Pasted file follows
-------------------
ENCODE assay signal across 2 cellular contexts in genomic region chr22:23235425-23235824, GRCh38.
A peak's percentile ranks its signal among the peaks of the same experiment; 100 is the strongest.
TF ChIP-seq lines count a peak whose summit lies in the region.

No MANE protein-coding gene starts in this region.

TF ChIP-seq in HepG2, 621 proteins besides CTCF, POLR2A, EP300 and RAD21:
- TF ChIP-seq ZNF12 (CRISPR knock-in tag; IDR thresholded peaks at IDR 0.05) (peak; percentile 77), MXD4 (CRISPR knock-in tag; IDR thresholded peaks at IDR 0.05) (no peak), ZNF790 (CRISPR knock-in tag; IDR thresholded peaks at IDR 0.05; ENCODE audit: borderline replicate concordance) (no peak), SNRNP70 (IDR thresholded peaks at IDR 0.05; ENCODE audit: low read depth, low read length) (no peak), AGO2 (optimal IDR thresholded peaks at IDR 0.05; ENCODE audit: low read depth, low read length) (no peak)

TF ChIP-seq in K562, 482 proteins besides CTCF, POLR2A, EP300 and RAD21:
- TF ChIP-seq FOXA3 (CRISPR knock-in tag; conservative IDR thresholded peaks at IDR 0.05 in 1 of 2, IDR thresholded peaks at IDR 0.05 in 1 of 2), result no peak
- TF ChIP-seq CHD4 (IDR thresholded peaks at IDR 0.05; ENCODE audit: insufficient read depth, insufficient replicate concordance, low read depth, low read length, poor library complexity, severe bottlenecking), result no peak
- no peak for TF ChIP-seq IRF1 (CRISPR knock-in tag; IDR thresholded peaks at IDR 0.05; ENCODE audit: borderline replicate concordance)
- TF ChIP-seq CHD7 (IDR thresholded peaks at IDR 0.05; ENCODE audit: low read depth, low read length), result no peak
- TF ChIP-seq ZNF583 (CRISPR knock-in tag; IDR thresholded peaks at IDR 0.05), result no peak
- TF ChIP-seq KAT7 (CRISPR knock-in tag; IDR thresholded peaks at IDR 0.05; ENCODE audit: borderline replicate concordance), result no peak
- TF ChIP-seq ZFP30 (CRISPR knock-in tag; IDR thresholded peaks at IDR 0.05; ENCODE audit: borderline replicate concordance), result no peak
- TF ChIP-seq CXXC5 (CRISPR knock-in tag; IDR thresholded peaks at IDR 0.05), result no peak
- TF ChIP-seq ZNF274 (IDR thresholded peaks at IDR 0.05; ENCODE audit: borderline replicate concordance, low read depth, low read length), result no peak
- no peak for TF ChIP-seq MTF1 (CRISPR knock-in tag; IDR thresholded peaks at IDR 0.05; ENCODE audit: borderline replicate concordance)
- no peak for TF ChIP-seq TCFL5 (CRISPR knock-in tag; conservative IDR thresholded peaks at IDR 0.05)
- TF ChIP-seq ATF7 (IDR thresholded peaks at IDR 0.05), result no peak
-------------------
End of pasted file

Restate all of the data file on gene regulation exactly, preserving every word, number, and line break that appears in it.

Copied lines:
ENCODE assay signal across 2 cellular contexts in genomic region chr22:23235425-23235824, GRCh38.
A peak's percentile ranks its signal among the peaks of the same experiment; 100 is the strongest.
TF ChIP-seq lines count a peak whose summit lies in the region.

No MANE protein-coding gene starts in this region.

TF ChIP-seq in HepG2, 621 proteins besides CTCF, POLR2A, EP300 and RAD21:
- TF ChIP-seq ZNF12 (CRISPR knock-in tag; IDR thresholded peaks at IDR 0.05) (peak; percentile 77), MXD4 (CRISPR knock-in tag; IDR thresholded peaks at IDR 0.05) (no peak), ZNF790 (CRISPR knock-in tag; IDR thresholded peaks at IDR 0.05; ENCODE audit: borderline replicate concordance) (no peak), SNRNP70 (IDR thresholded peaks at IDR 0.05; ENCODE audit: low read depth, low read length) (no peak), AGO2 (optimal IDR thresholded peaks at IDR 0.05; ENCODE audit: low read depth, low read length) (no peak)

TF ChIP-seq in K562, 482 proteins besides CTCF, POLR2A, EP300 and RAD21:
- TF ChIP-seq FOXA3 (CRISPR knock-in tag; conservative IDR thresholded peaks at IDR 0.05 in 1 of 2, IDR thresholded peaks at IDR 0.05 in 1 of 2), result no peak
- TF ChIP-seq CHD4 (IDR thresholded peaks at IDR 0.05; ENCODE audit: insufficient read depth, insufficient replicate concordance, low read depth, low read length, poor library complexity, severe bottlenecking), result no peak
- no peak for TF ChIP-seq IRF1 (CRISPR knock-in tag; IDR thresholded peaks at IDR 0.05; ENCODE audit: borderline replicate concordance)
- TF ChIP-seq CHD7 (IDR thresholded peaks at IDR 0.05; ENCODE audit: low read depth, low read length), result no peak
- TF ChIP-seq ZNF583 (CRISPR knock-in tag; IDR thresholded peaks at IDR 0.05), result no peak
- TF ChIP-seq KAT7 (CRISPR knock-in tag; IDR thresholded peaks at IDR 0.05; ENCODE audit: borderline replicate concordance), result no peak
- TF ChIP-seq ZFP30 (CRISPR knock-in tag; IDR thresholded peaks at IDR 0.05; ENCODE audit: borderline replicate concordance), result no peak
- TF ChIP-seq CXXC5 (CRISPR knock-in tag; IDR thresholded peaks at IDR 0.05), result no peak
- TF ChIP-seq ZNF274 (IDR thresholded peaks at IDR 0.05; ENCODE audit: borderline replicate concordance, low read depth, low read length), result no peak
- no peak for TF ChIP-seq MTF1 (CRISPR knock-in tag; IDR thresholded peaks at IDR 0.05; ENCODE audit: borderline replicate concordance)
- no peak for TF ChIP-seq TCFL5 (CRISPR knock-in tag; conservative IDR thresholded peaks at IDR 0.05)
- TF ChIP-seq ATF7 (IDR thresholded peaks at IDR 0.05), result no peak